Thursday, September 15, 2011

Ladies Night

Flower Power: Part 5
Today, all the groups featured have a female lead vocalist. This next group could definitely have been included during "Out-of-Towner" Week here at The '60s Beat. From the Hague, Netherlands, Shocking Blue was a Dutch rock band that first formed in 1967. With Mariska Veres on lead vocals, the group released the worldwide hit "Venus" in late 1969, taking them to the #1 spot on the U.S. charts in February 1970 and earning them a gold record. With global sales reaching over 5 million copies, "Venus" became the Netherland's first American #1 hit. Based on "The Banjo Song" by The Big Three in 1963 here (with Cass Elliot before she was a "Mama"), this song was written by Robbie van Leeuwen, who also played guitar and sitar in the band.

One of the first female singer-songwriters of the rock 'n' roll era, Kentucky-born Jackie DeShannon first began her music career by singing country tunes on the radio at age 6. Recording minor hits in the early '60s, she gained attention when she joined The Beatles on their first U.S. tour, while composing songs for groups like The Byrds, and even forming a songwriting partnership with Jimmy Page (later of Led Zeppelin) (oh and she dated Elvis). In March 1965, DeShannon released her biggest hit, "What the World Needs Now Is Love" (written by Burt Bacharach), and by May, reached #7 on the charts. Although its release predates the Flower Power era, its message rang true throughout the rest of the '60s. In June 1968, right after the shooting of Robert Kennedy, this song was played continuously on L.A. radio stations as an audio vigil. This anthem for love has been performed by over 100 other artists and has been featured in several films.

One creative group that seems to remain in the shadows is The Peanut Butter Conspiracy, a psychedelic pop/rock band from Los Angeles. Formed in August 1966 out of a folk rock group called The Ashes, this quintet was known for their unique blend of folk rock and psychedelia while incorporating strong male-female vocal harmonies, interesting chord progressions, and multiple time signature changes. Featuring the powerful vocals of Barbara "Sandi" Robinson, their only tune to actually chart was the groovy "It's a Happening Thing," released in 1967. Although it only reached #93 in the U.S., it was a lively flower pop anthem of the time.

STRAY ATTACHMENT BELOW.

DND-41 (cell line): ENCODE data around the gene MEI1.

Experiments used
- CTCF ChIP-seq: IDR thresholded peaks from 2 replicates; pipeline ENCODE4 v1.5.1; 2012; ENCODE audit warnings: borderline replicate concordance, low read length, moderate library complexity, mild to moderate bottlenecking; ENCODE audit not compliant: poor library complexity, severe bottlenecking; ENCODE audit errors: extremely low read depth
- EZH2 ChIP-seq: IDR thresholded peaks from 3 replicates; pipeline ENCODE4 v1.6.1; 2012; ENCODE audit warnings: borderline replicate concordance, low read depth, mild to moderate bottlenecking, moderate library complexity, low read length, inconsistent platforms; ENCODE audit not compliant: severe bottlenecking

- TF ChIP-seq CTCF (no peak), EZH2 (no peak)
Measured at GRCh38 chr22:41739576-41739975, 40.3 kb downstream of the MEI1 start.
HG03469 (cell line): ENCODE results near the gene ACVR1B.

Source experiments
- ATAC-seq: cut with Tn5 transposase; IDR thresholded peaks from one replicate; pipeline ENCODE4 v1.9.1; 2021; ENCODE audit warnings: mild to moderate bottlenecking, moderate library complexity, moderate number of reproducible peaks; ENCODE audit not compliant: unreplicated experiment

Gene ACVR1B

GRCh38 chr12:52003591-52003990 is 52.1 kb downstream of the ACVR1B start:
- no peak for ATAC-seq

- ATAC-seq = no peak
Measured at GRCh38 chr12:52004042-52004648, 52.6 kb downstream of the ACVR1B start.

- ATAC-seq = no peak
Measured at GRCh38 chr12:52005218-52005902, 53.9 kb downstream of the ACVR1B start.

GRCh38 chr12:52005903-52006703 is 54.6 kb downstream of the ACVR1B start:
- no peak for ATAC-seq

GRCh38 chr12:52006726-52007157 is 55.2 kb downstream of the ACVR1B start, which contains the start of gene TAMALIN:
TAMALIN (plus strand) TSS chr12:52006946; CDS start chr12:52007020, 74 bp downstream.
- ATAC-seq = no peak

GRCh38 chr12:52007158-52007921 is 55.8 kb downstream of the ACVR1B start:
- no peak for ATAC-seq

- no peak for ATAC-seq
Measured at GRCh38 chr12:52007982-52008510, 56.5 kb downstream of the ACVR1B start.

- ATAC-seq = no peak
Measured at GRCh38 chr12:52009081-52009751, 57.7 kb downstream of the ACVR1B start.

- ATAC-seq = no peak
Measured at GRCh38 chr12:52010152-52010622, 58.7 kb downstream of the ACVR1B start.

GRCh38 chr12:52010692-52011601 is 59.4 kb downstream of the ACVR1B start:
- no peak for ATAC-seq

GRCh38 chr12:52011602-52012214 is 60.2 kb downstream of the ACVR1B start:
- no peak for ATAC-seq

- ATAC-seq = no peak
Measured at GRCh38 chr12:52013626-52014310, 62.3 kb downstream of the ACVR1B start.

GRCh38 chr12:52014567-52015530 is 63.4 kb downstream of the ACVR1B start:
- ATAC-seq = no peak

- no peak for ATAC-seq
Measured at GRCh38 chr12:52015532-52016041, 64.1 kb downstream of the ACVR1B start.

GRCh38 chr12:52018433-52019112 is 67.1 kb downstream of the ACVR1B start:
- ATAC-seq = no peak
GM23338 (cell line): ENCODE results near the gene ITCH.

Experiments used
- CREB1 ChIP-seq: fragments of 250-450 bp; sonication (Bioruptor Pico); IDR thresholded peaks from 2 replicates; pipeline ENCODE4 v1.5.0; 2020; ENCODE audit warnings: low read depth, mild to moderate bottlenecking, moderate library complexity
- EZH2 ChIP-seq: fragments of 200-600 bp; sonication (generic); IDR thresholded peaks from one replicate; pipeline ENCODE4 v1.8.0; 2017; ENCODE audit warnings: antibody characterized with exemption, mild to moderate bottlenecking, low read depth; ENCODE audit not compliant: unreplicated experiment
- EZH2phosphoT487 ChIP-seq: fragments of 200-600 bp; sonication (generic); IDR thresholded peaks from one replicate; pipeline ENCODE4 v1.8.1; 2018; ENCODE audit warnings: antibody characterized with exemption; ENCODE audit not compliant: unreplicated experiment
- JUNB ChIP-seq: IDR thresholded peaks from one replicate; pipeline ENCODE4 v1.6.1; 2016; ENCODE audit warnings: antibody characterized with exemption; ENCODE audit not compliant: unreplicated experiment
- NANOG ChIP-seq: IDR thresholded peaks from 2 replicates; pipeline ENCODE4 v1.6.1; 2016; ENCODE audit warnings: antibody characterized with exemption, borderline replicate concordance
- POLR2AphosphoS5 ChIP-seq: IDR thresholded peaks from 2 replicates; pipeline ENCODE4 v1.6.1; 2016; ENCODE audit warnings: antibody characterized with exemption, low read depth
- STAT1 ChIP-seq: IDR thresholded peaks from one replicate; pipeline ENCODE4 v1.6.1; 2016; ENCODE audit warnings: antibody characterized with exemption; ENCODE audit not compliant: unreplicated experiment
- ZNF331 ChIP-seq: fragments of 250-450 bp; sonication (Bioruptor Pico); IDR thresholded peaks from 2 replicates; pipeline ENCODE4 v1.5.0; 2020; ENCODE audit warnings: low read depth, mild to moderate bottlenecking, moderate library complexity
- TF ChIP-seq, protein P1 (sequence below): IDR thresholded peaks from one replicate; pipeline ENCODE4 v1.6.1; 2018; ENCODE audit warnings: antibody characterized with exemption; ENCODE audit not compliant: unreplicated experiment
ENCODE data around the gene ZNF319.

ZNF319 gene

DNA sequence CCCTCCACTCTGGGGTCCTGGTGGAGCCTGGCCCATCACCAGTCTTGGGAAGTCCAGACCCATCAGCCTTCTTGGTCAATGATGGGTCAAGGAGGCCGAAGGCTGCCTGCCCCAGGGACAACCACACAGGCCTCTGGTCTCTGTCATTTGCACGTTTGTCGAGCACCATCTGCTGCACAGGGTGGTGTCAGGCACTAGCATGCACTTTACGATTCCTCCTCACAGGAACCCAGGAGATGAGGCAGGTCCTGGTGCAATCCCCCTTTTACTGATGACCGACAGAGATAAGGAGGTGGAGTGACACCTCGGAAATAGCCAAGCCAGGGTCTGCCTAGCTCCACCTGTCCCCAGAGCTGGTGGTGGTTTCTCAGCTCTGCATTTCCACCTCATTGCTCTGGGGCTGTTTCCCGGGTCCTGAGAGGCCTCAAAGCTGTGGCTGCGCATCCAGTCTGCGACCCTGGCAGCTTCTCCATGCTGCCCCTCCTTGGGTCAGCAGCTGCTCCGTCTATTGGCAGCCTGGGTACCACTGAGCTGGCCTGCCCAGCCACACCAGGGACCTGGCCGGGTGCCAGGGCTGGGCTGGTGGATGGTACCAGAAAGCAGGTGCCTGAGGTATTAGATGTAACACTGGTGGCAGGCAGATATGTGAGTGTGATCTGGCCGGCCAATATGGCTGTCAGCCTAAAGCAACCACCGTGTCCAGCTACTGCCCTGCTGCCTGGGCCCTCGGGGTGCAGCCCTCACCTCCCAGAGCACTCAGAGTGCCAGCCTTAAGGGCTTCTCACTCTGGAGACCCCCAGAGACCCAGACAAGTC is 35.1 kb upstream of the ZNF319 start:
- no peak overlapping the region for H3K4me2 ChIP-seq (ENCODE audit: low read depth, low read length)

And of course we can't forget one of the first black acts to achieve complete and sustained crossover success (with audiences of all races), the international stars Diana Ross & the Supremes. At the height of the Summer of Love in '67, this top Motown act released their first single that embraced the sounds of psychedelic pop, influenced by the psychedelic sounds by bands like The Beatles and The Beach Boys. Representing a shift in the Motown pop sound in the late '60s, "Reflections" reached #2 on the Billboard charts by late summer, only verging on being the group's 11th American #1 single. Featuring one of the first early uses of a synthesizer on a pop record, this was also the last 45 released with Florence Ballad and Mary Wilson singing background vocals together. Written by the Motown production team Holland-Dozier-Holland, here's one of the group's first TV performances featuring Cindy Birdsong as Ballad's replacement (once again, apologies for the video 'obstruction.').

Be sure to revisit posts including these female icons of the Flower Power era, singers Janis Joplin with Big Brother & the Holding Company, and Grace Slick of Jefferson Airplane ("Piece of My Heart" and "White Rabbit"/"Somebody to Love" featured here).

No comments:

Post a Comment